ລິ້ງ ສຳຫລັບເຂົ້າຫາ

Pakistan's Musharraf Resigns as Head of Army


PAKISTAN: Pakistani President Pervez Musharraf has stepped down as the country's army chief, ending eight years of military rule. He is to be sworn in as a civilian president on Thursday for a second five-year term. President Musharraf formally relinquished his military post at a ceremony at army headquarters in Rawalpindi today, and handed over command to his designated successor, General Ashfaq Kayani. Since seizing power in a 1999 coup, President Musharraf had served as the country's leader while retaining his army chief post.

MIDEAST CONFERENCE: President Bush meets with President Mahmoud Abbas and Israeli Prime Minister Ehud Olmert at the White House today, to inaugurate the first direct Israeli-Palestinian peace talks in seven years. Mr. Bush will have separate talks with both leaders before a rare three-way meeting. The talks are a follow up to to Tuesday's Middle East conference in Annapolis, Maryland, where Israeli and Palestinian leaders agreed to immediately restart negotiations for a two-state solution of the conflict, and to make every effort to conclude an agreement before the end of 2008.

AFGHAN - VIOLENCE: Afghan officials say at least 12 civilian construction workers have been killed in airstrikes by U.S.-led coalition forces in eastern Afghanistan. The governor of eastern Nuristan province, Tamin Nuristani, says the workers were sleeping in tents when the attack happened earlier this week. He says U.S. military officials launched the airstrikes after receiving information that Taliban insurgents were in the the area. Coalition officials have not confirmed that any airstrikes took place, but say they are looking into the incident. The construction workers were building a road in the remote region.

SRI LANKA: Sri Lankan officials say a suspected Tamil Tiger suicide bomber has blown herself up near the office of a government minister in Colombo, killing at least one person and wounding two others. Police say the attack took place this morning outside the office of the social welfare minister (Douglas Devananda), who is a leader of an ethnic Tamil political party (the Eelam People's Democratic party) that is viewed as a rival to the rebel group (the Liberation Tigers of Tamil Eelam). Officials say the minister, who was the apparent target of the attack, was not hurt.

JAPAN - IRAQ MISSION: Japanese opposition lawmakers have voted to halt the country's air force transport mission in Iraq, a move that is likely to intensify a standoff with the government over peacekeeping missions overseas. The legislation was passed today with little trouble in the opposition-controlled upper house of parliament. But, it is likely to be voted down after it moves on to the more powerful lower house, which is controlled by the ruling Liberal Democratic Party. Since winning control of the upper house of parliament in July, the Democratic Party of Japan has been challenging major policies of the ruling party.

JAPAN - POLITICS: Prosecutors in Japan have arrested a former Japanese vice defense minister on allegations that he accepted bribes from a major defense contractor. In a statement, prosecutors said Takemasa Moriya was arrested today after being questioned for several hours. Prosecutors also raided Moriya's home and arrested his wife. Moriya has admitted in parliament that he wrongly accepted golf rounds and gifts from a defense contractor (Yamada Corp). But, he denies that he offered any favors to the contractor in return.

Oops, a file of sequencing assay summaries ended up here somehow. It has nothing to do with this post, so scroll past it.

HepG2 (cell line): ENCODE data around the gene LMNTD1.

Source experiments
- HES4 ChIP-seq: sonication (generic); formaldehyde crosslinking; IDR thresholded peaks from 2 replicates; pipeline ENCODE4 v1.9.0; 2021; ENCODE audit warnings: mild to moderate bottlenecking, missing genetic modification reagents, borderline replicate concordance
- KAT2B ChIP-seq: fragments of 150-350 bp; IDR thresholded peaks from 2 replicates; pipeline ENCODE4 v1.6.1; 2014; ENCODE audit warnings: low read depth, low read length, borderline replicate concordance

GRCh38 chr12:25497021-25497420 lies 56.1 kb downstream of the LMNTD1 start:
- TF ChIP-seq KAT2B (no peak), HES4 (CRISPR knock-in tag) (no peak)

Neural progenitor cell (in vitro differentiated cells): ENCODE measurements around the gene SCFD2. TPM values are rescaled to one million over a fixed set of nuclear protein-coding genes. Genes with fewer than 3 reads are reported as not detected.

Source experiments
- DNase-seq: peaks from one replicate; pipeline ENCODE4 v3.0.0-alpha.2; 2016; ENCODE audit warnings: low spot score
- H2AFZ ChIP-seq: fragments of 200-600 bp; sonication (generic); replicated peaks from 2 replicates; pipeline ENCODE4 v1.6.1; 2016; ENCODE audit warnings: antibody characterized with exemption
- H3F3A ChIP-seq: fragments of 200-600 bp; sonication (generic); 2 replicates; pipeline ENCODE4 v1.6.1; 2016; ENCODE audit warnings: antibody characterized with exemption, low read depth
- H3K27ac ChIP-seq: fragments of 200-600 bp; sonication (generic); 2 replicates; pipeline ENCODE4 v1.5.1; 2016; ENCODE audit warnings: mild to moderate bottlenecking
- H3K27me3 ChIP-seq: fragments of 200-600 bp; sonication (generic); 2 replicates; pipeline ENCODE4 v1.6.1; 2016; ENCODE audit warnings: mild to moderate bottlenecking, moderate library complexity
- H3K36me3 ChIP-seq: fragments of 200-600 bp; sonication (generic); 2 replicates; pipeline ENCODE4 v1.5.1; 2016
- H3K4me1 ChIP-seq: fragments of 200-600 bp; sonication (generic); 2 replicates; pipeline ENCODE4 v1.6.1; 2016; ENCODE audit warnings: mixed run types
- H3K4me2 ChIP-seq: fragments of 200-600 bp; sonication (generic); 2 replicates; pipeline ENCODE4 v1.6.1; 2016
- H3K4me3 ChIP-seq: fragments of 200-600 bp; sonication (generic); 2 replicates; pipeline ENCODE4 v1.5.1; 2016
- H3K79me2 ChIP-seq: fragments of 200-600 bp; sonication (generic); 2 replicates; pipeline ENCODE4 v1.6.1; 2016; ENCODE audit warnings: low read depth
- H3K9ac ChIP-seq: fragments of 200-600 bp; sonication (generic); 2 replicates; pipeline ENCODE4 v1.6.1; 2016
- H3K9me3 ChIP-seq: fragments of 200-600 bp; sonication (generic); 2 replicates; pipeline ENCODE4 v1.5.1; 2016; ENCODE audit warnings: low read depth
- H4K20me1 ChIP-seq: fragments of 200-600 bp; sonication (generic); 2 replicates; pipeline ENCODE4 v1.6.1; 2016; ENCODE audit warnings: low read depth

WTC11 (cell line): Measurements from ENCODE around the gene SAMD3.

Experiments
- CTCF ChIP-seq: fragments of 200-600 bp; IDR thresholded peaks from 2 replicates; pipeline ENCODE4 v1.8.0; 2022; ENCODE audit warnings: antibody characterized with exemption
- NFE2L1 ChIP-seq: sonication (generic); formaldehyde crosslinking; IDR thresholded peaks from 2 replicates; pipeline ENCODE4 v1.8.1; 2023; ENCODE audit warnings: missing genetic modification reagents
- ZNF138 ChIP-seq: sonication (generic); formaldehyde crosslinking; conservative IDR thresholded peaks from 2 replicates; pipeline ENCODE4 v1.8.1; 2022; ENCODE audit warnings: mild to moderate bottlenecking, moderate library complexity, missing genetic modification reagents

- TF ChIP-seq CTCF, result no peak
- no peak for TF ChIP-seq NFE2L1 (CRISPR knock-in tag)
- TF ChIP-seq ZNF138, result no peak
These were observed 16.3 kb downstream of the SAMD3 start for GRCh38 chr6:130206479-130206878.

KOREAS - DEFENSE: Defense ministers from North and South Korea are meeting for a second day of talks in the North Korean capital. South Korean Defense Minister Kim Jang-soo and his counterpart Kim Il Chol differed during Tuesday's talks over how to implement an agreement to establish a joint fishing zone in the West Sea. North and South Korea agreed to the fishing zone during the landmark talks between the presidents last month in Pyongyang. The initiative is designed to reduce tensions along a disputed sea border where the countries' navies clashed in 1999 and 2002.

CHINA - VIETNAM: Beijing has dismissed Vietnamese protests about a Chinese naval exercises near a disputed archipelago as "groundless." Foreign Ministry spokesman Qin Gang said Tuesday that China's sovereignty to the islands in the South China Sea is indisputable. He said the exercises were routine. On Saturday, Vietnam (Foreign Ministry spokesman Le Dung) condemned the November 16th to 23rd exercises as a violation of Vietnamese sovereignty. Vietnam calls the group of small islands and reefs the Paracels Islands, while China calls them the Xisha Islands.

FRANCE RIOT: French President Nicolas Sarkozy says rioters who shot at police officers will be brought to justice. The French president made his remarks today after visiting a critically wounded police officer in a hospital outside Paris. He is due to meet with his ministers later today, following three consecutive nights of youth rioting in a northern Paris suburb Rioters burned several cars in Villiers-le-Bel Tuesday night, where the violence started late Sunday, following deaths of two young people whose motorbike collided with a police car.

VENEZUELA - CONSTITUTION: Demonstrations for and against Venezuelan President Hugo Chavez's proposed constitutional changes have intensified ahead of Sunday's referendum. President Chavez on Tuesday vowed that his charter will win. The changes would allow him to rule Venezuela for as long as he can win elections. The proposals include giving authorities sweeping powers if a national emergency is declared, such as detention without charges and controls on the news media. The new constitution would also enable the Mr. Chavez to turn Venezuela into a socialist state modeled after Fidel Castro's Cuba.

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